Finding a gap in my chosen area of research for my thesis has been very challenging. With 4 pages of resources already stowed away in a Google Doc, I’ve been having trouble finding an area that has yet to be researched. Mental health and the effects that social media has had on the mental health of young adults is a hot topic right now. Since the COVID-19 pandemic, I’ve seen a flood of new mental health apps created to either help people meditate or get connected to a therapist. So, I’ve decided to switch gears a little bit and research gaps in digital mental health interventions at higher education institutions.
Since I started my career at NYU almost 8 years ago, I’ve noticed that there has been an abundance of negative feedback about the NYU Wellness Exchange through articles published on Washington Square News, an independent NYU student newspaper, and through satirical content on Instagram. And I’ve always asked myself ‘why’. What about this resource is making it unreliable and disliked by NYU students? Before I began my career at NYU, I was aware of their long history of suicide. Once I started my career, I soon learned about the chilling history of the NYU Bobst Library and its long history of suicides. You can read more about its history in “Bobst Library’s Enduring History of Suicide”.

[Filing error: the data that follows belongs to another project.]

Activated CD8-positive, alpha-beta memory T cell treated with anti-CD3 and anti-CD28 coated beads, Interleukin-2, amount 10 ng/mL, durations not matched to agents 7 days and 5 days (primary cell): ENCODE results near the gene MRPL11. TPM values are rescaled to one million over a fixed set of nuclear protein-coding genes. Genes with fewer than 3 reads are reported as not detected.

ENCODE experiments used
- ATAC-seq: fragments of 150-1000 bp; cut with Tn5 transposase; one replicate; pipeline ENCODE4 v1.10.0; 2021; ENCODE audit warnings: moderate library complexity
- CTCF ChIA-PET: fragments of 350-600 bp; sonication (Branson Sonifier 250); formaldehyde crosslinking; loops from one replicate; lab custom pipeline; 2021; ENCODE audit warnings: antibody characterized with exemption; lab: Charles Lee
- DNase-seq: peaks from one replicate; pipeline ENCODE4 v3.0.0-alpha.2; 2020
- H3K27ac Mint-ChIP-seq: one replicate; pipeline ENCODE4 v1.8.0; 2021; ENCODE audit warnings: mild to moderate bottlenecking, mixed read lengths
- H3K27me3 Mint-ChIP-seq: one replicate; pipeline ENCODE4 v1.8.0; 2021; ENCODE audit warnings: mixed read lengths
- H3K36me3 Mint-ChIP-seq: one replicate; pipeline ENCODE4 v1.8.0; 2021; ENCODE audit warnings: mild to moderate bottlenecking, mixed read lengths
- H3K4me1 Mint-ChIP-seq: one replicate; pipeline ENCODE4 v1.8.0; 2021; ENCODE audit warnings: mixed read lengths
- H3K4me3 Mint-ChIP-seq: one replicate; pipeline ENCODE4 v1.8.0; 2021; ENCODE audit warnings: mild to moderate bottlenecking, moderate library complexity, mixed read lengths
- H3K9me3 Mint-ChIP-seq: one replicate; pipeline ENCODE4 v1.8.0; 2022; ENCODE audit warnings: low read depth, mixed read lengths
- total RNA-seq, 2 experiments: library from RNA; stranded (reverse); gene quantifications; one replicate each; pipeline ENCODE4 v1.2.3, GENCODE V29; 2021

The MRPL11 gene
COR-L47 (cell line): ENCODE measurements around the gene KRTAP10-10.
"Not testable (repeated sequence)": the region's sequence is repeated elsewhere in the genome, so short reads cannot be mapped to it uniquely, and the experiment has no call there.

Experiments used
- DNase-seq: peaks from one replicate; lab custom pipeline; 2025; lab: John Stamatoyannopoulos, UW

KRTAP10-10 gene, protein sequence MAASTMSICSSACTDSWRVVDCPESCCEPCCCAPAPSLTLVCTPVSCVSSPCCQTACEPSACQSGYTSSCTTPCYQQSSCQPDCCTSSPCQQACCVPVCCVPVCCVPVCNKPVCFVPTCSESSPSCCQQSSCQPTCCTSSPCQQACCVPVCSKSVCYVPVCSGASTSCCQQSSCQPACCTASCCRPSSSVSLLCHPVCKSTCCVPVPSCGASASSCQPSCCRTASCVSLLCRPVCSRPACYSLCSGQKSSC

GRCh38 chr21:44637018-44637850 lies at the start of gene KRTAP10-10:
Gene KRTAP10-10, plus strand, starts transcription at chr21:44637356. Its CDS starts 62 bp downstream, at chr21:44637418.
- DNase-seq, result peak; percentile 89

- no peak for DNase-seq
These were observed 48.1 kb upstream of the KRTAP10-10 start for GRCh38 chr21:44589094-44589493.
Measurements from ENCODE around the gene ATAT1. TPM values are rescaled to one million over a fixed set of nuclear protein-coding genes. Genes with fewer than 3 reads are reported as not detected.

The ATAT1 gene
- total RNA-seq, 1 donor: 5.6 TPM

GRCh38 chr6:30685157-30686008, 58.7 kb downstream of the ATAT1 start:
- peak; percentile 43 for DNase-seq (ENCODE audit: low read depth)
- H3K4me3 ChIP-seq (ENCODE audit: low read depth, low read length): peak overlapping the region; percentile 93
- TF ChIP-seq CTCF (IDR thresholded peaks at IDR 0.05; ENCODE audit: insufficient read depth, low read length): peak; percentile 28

On the NYU Wellness Exchange, Isha Ganguli, a senior at the College of Arts and Sciences is quoted saying:
At first they’re really vigilant in booking you every 10 or so days, like, keeping up with you,” she said. “Then, as soon as the slightest thing changes and you’re doing a little bit better, the communication drops off and you don’t hear from them for a while, so then you lose interest.
After every crisis that happens at NYU, ranging from suicide to being groped by a stranger at Washington Square Park, an email about the NYU Wellness Exchange is sure to follow. Literally, it’s about the wellness exchange and how it exists. However, based on my preliminary research NYU has an issue with accountability and offering long-term care. I get the feeling that NYU and probably other universities and colleges, want to strictly be a school and nothing else, even though they offer housing and dining and provide other resources for basic needs. Self-care is a basic need. Mental health is a basic need. Whether universities and colleges choose to acknowledge this or not, they have a responsibility to care for their students in ways that have since evolved.
I must be clear, however, that my goal is not to criticize NYU. But if I have an opportunity to help our students, I will. I don’t know how I will specifically address these issues, but the gap that I will research for my thesis is how to design accountable, personable, and intimate experiences in digital mental health interventions at higher education institutions.
If the NYU Wellness Exchange, in particular, isn’t working for students, I want to understand why and how we can help students feel more supported by NYU. I also plan to look at other schools and their mental health resources and talk to as many people as I can.